Someone once said that Microsoft at one point had 30,000 employees and 10,000 of them were millionaires. If it is even remotely close, it must be one of the big corporate success stories of all time. Even better than the old retirement program at Sears, Roebuck, which at one point enabled retail appliance sales people to retire with what would be the equivalent today of a million bucks.

There are people who work for an average industry salary who join a small firm that grows big and they “get rich.” It does happen all the time, but it is rare enough so that it is news. If it weren’t rare, it wouldn’t be news.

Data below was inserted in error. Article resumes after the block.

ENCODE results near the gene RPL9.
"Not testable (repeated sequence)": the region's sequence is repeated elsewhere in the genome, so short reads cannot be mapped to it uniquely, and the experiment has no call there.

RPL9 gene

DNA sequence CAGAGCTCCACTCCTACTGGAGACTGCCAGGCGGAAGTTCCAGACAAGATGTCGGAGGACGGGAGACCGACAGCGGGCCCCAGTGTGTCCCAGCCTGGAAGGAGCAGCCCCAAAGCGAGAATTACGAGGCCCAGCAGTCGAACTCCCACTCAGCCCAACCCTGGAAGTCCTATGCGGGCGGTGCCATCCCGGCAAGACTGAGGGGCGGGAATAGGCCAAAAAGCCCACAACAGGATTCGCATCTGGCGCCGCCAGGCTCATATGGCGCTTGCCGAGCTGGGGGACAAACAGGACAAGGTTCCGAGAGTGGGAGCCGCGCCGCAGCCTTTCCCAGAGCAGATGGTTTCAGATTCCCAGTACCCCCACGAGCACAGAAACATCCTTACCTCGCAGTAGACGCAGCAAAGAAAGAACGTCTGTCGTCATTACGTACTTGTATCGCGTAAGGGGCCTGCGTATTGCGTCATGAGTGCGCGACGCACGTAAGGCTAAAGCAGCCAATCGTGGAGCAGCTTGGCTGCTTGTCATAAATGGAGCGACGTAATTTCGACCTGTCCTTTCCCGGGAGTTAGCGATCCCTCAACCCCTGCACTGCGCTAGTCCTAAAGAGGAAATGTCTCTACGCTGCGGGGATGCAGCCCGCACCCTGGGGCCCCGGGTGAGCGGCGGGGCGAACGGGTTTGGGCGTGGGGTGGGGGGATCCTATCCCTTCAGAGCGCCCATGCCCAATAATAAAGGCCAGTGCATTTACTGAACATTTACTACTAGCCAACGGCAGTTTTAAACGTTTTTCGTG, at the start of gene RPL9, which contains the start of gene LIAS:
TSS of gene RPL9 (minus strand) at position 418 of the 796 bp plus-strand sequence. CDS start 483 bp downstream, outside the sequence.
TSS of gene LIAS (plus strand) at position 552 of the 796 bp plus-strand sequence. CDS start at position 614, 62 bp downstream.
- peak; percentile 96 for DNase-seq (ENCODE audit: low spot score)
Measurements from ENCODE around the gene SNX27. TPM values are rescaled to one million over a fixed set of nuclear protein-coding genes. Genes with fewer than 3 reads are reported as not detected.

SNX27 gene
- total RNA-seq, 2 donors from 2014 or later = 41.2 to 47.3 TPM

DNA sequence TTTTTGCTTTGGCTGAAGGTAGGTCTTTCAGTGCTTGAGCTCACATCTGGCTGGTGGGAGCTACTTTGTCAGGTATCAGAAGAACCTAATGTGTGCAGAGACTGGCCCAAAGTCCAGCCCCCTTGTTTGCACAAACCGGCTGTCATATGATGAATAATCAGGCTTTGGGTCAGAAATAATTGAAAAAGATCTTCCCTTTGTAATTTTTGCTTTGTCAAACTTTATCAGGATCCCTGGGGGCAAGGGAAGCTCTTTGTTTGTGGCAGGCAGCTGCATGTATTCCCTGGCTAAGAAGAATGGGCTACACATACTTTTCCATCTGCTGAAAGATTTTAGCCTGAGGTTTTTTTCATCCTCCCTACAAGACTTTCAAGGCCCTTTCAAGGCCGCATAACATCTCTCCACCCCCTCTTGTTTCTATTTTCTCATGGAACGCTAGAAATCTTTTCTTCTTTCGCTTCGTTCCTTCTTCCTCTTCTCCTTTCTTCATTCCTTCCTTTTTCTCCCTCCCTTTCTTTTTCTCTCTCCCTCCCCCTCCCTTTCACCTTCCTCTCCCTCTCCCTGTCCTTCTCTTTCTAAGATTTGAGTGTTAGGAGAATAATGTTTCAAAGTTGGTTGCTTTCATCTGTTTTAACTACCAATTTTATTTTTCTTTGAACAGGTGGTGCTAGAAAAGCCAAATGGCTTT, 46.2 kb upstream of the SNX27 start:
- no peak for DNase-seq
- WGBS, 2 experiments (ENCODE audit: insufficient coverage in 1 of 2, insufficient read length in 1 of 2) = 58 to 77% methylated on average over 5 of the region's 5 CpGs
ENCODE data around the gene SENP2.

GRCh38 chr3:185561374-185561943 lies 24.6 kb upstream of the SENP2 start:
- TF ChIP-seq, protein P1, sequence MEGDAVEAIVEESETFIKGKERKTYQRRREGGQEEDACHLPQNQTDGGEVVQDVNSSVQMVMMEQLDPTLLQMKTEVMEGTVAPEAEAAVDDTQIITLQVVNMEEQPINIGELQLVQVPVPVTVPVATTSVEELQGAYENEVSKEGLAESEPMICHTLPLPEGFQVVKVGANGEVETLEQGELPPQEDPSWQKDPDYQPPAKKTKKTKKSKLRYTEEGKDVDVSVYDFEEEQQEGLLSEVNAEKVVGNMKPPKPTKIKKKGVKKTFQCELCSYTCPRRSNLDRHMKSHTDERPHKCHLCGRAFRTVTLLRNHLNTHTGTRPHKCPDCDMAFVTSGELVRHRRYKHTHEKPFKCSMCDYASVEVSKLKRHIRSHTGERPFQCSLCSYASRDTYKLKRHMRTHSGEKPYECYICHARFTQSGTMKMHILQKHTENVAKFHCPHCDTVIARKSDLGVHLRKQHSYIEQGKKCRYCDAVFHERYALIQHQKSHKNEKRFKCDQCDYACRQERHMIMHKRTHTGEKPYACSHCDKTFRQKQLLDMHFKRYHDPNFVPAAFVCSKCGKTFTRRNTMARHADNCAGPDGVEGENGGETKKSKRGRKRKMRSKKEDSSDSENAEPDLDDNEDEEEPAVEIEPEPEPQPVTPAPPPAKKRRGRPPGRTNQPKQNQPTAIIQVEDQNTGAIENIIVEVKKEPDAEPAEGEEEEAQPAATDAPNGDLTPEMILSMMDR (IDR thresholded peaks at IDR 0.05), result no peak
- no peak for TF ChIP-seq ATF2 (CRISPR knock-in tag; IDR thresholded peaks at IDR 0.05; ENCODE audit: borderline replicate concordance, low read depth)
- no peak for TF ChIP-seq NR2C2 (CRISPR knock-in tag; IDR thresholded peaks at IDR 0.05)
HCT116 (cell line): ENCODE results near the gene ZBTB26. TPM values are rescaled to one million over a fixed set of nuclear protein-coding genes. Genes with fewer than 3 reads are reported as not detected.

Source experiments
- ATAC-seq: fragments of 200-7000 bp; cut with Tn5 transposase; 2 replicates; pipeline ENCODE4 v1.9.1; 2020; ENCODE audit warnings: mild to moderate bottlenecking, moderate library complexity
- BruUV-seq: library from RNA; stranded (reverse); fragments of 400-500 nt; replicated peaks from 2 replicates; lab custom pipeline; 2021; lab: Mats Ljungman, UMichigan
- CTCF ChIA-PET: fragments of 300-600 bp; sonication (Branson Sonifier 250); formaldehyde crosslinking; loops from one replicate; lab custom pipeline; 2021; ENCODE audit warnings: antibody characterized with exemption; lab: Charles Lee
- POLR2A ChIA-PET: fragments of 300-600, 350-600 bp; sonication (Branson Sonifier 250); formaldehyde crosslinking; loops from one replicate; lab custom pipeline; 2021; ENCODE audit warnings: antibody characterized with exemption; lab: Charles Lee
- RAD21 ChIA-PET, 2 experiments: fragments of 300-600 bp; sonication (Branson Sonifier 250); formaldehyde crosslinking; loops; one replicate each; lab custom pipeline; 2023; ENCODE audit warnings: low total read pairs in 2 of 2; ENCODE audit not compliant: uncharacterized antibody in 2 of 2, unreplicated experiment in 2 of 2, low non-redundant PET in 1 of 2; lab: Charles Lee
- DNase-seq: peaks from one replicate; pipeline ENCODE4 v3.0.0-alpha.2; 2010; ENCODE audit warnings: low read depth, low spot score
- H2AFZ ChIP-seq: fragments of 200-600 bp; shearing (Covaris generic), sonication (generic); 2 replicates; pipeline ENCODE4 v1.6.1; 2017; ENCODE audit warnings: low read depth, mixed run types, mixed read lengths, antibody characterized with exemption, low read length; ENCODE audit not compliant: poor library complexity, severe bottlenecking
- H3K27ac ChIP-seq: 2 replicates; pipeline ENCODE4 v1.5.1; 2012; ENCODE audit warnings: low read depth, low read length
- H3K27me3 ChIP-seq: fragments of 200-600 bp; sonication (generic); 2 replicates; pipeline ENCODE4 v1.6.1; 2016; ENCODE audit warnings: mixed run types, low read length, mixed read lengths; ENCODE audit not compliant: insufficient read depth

So should we tax Bill Gates and Paul Allen into the Stone Age for creating a wonderful lifetime employment opportunity for 30,000 people and making 10,000 comfortable in retirement? Of course not. Paul Allen, after paying all his taxes, owns, among other things, a couple of very significant toys. A professional baseball team and a professional football team. Nice toys. Bill Gates is apparently not taxed enough to suit his taste, which is to be simply a nice guy, caught up in this tragedy of being a multi-billionaire. So he has decided, in typical Bill Gates fashion to let his multi-millionaire employees improve our computer lives and he and his wife are out giving away billions. This is not to say that Bill Gates is a saint, or is that other decent guy, Howard Buffett, who is giving his money to Gates because Gates is smart enough to give money away intelligently to help change the world for the better.